National Industrial Recovery Act.
The initial effort of Con- gress to deal with this situation was embodied in the National Industrial Recovery Act of June 16, 1933.808 The opening section of the Act asserted the existence of “a national emergency productive of widespread unemployment and disorganization of industry which” burdened “interstate and foreign commerce,” affected “the public welfare,” and undermined “the standards of living of the American people.” To affect the removal of these conditions the President was authorized, upon the application of industrial or trade groups, to approve “codes of fair competition,” or to prescribe the same in cases where such applications were not duly forthcoming. Among other things such codes, of which eventually more than 700 were promulgated, were required to lay down rules of fair dealing with customers and to furnish labor certain guarantees respecting hours, wages and collective bargaining. For the time being, business and industry were to be cartelized on a national scale.
In A. L. A. Schechter Poultry Corp. v. United States,809 one of these codes, the Live Poultry Code, was pronounced unconstitutional. Although it was conceded that practically all poultry handled by the Schechters came from outside the State, and hence via interstate commerce, the Court held, nevertheless, that once the chickens came to rest in the Schechter’s wholesale market, interstate commerce in them ceased. The act, however, also purported to govern business activities which “affected” interstate commerce. This, Chief Justice Hughes held, must be taken to mean “directly” affect such commerce: “the distinction between direct and indirect effects of intrastate transactions upon interstate commerce must be recognized as a fundamental one, essential to the maintenance of our constitutional system. Otherwise, . . . there would be virtually no limit to the federal power and for all practical purposes we should have a completely centralized government.”810 In short, the case was governed by the ideology of the Sugar Trust case, which was not mentioned in the Court’s opinion.811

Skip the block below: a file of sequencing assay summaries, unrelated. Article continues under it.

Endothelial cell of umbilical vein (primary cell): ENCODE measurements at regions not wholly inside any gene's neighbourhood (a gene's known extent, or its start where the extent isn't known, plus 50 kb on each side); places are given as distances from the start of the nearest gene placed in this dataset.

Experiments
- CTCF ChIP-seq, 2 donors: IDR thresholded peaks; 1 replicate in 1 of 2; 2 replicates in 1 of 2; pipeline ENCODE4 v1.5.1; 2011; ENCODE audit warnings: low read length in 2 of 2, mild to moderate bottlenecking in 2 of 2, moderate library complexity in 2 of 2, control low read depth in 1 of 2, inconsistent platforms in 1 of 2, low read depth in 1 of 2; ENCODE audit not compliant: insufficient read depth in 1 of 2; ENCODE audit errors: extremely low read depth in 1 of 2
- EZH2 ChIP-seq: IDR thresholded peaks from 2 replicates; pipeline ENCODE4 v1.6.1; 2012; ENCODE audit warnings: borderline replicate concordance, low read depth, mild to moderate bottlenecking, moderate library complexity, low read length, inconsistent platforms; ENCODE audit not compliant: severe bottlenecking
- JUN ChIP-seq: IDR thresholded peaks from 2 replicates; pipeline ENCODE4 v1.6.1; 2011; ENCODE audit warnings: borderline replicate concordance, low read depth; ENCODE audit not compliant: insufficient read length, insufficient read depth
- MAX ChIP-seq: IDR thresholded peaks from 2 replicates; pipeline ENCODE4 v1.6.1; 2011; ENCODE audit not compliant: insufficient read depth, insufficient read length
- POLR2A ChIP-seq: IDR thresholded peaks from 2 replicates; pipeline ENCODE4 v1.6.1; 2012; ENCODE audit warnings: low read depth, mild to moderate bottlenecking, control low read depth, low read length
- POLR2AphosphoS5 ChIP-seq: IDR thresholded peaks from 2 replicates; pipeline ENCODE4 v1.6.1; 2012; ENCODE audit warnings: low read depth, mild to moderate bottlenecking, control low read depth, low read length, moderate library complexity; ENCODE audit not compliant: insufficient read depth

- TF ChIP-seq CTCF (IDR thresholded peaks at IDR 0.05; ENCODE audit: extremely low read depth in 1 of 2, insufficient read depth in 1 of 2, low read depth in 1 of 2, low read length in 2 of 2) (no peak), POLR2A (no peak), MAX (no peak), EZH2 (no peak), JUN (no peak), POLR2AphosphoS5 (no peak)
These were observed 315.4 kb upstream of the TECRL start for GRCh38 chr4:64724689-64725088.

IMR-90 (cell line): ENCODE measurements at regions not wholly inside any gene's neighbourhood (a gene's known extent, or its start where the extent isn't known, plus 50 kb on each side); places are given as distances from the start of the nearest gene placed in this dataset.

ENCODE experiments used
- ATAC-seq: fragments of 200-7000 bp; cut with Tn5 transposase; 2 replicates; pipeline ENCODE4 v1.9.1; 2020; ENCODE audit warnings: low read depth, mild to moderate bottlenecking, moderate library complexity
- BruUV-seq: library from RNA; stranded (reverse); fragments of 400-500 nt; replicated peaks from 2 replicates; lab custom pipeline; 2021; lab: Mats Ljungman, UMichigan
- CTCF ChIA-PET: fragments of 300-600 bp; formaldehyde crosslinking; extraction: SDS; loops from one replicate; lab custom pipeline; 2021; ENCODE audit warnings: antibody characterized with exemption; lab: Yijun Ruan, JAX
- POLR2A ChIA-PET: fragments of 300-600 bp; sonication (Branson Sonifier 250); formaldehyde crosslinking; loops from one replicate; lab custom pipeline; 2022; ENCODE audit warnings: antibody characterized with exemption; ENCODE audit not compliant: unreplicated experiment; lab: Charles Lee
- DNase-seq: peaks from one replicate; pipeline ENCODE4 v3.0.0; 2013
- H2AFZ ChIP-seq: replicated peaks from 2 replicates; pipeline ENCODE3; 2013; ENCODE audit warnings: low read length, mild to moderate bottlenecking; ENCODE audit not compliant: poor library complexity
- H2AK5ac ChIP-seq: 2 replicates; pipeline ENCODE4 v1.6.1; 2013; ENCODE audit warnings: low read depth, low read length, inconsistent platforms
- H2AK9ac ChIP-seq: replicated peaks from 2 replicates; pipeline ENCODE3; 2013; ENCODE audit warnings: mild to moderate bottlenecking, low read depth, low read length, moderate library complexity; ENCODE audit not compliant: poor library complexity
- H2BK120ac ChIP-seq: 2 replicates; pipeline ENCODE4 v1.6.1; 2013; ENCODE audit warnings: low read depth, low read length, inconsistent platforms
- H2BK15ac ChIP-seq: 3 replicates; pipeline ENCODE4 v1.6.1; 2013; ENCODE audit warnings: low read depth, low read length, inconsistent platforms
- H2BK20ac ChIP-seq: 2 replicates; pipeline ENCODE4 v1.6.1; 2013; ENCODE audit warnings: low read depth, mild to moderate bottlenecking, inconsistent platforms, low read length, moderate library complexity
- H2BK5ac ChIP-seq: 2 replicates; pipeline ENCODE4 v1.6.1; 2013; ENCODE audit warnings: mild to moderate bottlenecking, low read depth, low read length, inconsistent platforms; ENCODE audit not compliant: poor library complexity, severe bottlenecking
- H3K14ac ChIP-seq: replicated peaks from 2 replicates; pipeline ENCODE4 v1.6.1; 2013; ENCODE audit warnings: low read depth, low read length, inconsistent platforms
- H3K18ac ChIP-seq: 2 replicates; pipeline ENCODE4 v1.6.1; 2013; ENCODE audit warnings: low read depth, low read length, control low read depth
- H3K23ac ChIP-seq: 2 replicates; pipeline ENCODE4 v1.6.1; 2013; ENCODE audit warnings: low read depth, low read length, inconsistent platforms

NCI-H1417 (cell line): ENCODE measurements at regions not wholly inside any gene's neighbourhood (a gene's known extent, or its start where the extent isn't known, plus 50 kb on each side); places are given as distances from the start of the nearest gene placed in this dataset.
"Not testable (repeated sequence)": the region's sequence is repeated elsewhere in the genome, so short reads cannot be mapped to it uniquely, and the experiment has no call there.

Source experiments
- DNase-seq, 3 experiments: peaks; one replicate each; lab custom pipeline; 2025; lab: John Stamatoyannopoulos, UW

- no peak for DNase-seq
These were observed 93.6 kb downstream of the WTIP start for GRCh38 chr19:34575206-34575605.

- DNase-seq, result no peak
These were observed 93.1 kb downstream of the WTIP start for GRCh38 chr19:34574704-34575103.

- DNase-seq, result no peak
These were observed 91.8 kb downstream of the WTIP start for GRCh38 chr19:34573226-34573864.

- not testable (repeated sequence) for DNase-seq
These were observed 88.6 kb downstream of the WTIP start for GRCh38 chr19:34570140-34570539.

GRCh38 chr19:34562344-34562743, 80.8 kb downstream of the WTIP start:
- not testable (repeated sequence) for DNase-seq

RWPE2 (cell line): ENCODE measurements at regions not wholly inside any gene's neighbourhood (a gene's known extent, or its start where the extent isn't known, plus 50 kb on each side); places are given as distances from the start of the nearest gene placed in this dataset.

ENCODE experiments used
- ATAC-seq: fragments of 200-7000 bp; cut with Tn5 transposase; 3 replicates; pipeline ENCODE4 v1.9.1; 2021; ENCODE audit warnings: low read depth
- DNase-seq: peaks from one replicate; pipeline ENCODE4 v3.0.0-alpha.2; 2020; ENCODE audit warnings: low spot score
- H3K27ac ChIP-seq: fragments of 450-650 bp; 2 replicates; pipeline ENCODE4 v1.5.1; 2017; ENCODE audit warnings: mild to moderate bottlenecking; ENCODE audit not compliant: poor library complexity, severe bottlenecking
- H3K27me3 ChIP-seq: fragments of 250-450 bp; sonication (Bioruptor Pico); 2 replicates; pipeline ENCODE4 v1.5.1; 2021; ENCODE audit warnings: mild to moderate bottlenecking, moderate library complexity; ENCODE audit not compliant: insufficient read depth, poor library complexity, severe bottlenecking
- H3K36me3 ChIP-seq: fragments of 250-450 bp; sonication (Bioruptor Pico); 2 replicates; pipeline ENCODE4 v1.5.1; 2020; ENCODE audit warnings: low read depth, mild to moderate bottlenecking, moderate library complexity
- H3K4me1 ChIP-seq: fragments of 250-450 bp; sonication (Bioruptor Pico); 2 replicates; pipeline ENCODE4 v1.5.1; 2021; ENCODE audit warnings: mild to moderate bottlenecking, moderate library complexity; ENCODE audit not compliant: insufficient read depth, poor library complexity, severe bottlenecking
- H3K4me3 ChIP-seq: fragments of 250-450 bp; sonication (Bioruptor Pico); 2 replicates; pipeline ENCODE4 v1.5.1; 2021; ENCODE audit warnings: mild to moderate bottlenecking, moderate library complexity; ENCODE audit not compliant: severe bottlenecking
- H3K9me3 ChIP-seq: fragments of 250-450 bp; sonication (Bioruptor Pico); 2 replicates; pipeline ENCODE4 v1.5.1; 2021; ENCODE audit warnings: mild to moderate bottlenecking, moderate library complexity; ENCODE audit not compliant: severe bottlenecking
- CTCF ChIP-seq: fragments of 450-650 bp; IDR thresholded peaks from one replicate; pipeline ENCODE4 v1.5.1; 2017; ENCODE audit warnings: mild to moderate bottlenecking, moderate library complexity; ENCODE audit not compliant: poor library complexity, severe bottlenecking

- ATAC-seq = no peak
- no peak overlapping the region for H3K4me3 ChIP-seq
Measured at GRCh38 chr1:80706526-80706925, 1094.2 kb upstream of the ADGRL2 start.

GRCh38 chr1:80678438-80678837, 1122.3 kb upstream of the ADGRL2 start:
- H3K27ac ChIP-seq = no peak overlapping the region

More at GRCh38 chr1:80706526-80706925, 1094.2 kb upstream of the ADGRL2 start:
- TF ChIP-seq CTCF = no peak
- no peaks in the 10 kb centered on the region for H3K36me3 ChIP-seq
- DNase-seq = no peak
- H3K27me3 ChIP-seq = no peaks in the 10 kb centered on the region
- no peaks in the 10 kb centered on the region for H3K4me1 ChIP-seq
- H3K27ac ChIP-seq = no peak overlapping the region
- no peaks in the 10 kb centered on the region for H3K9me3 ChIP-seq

- 48 Stat. 195.
- 295 U.S. 495 (1935).
- 295 U.S. at 548. See also id. at 546.
- In United States v. Sullivan, 332 U.S. 689 (1948), the Court interpreted the Federal Food, Drug, and Cosmetic Act of 1938 as applying to the sale by a retailer of drugs purchased from his wholesaler within the State nine months after their interstate shipment had been completed. The Court, speaking by Justice Black, cited United States v. Walsh, 331 U.S. 432 (1947); Wickard v. Filburn, 317 U.S. 111 (1942); United States v. Wrightwood Dairy Co., 315 U.S. 110 (1942); United States v. Darby, 312 U.S. 100 (1941). Justice Frankfurter dissented on the basis of FTC v. Bunte Bros., 312 U.S. 349 (1941). It is apparent that the Schechter case has been thoroughly repudiated so far as the distinction between “direct” and “indirect” effects is concerned. Cf. Perez v. United States, 402 U.S. 146 (1971). See also McDermott v. Wisconsin, 228 U.S. 115 (1913), which preceded Schechter by more than two decades. The NIRA, however, was found to have several other constitutional infirmities besides its disregard, as illustrated by the Live Poultry Code, of the “fundamental” distinction between “direct” and “indirect” effects, namely, the delegation of standard-less legislative power, the absence of any administrative procedural safeguards, the absence of judicial review, and the dominant role played by private groups in the general scheme of regulation.